As already depressed recreational boat sales continue to deteriorate this summer, MarineMax Inc. on Thursday reported a $113-million quarterly loss and said it would close down seven more stores by September, including one in Tampa.
"Business is as bad as anybody in this industry has seen it since the energy crisis of the 1970s," said Bill McGill, chief executive officer of the Clearwater-based chain of 87 stores in 22 states. "And it's getting worse."
While the nation's largest boat retailer reported that its flattened stock price and ever weaker sales had steered the company close to violating some of its debt covenants, other Tampa Bay boat dealers echoed similar woes. At least three dealers, including eight-outlet Passport Marine, went out of business in recent months, with more closings expected.
At O'Neill's Marina in St. Petersburg, which does $5-million in boat sales a year, the staff of eight was whittled to three. Daily traffic of six customers dwindled to six a week. Owner Alan Phillips will drop two lines of gas-guzzling recreational stern-drives in favor of Triton and Trophy saltwater fishing boats.
"People just stopped buying boats," he said. "Some stern-drives use 15 gallons an hour."
"Our sales are 17 to 20 percent off from last summer, which was also off," said Mark LaPrade, owner of Thunder Marine in St. Petersburg, which is headed for sales of $30-million this year, down from $40-million in boom time 2006. "I don't think business will rebound until next spring."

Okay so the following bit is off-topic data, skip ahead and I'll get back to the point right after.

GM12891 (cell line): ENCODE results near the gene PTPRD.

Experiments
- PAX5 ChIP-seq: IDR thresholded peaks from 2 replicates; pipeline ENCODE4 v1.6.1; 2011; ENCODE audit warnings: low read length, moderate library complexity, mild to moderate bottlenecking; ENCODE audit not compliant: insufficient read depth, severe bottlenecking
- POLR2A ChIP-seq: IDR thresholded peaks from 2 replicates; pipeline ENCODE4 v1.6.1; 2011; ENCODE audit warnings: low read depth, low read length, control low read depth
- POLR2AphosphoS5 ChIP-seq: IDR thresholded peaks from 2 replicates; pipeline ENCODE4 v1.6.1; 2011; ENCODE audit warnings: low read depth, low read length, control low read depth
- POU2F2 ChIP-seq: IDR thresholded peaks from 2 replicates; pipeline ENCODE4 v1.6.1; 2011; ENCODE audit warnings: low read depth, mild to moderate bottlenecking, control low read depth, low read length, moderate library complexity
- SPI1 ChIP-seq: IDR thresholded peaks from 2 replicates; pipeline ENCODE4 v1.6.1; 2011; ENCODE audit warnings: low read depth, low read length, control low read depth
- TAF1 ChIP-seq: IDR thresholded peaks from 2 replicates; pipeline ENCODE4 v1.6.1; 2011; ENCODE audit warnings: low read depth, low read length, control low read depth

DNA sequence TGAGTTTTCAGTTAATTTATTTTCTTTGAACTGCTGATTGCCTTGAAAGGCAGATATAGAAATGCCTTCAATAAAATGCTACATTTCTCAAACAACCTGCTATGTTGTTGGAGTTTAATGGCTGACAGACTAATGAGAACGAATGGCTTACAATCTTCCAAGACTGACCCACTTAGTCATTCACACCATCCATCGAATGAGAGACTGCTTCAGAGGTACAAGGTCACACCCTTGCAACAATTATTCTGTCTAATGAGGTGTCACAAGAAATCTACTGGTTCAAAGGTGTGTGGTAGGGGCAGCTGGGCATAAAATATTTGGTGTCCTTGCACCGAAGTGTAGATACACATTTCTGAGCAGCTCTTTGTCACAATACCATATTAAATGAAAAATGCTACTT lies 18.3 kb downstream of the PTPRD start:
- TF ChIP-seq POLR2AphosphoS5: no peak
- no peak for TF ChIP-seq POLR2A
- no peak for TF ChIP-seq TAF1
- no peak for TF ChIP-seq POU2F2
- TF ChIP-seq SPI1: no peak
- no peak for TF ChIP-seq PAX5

At MarineMax, sales at stores open at least one year fell 27 percent in the quarter ended June 30. That's compared with a year-ago quarter when sales were down 9 percent. MarineMax has not turned a profit in three quarters.
The $113-million loss, equal to $6.15 a share, compared with net income of $14-million, or 73 cents a share, a year ago. Revenue was $271-million, down from $380-million.
MarineMax shares, which hit $15.80 in January, closed Thursday at $6.58, down 17 cents. The company trimmed its expenses by 19 percent and will cut its inventory of 2009 boat models this fall by 40 percent.
Mark Albright can be reached at firstname.lastname@example.org or (727) 893-8252.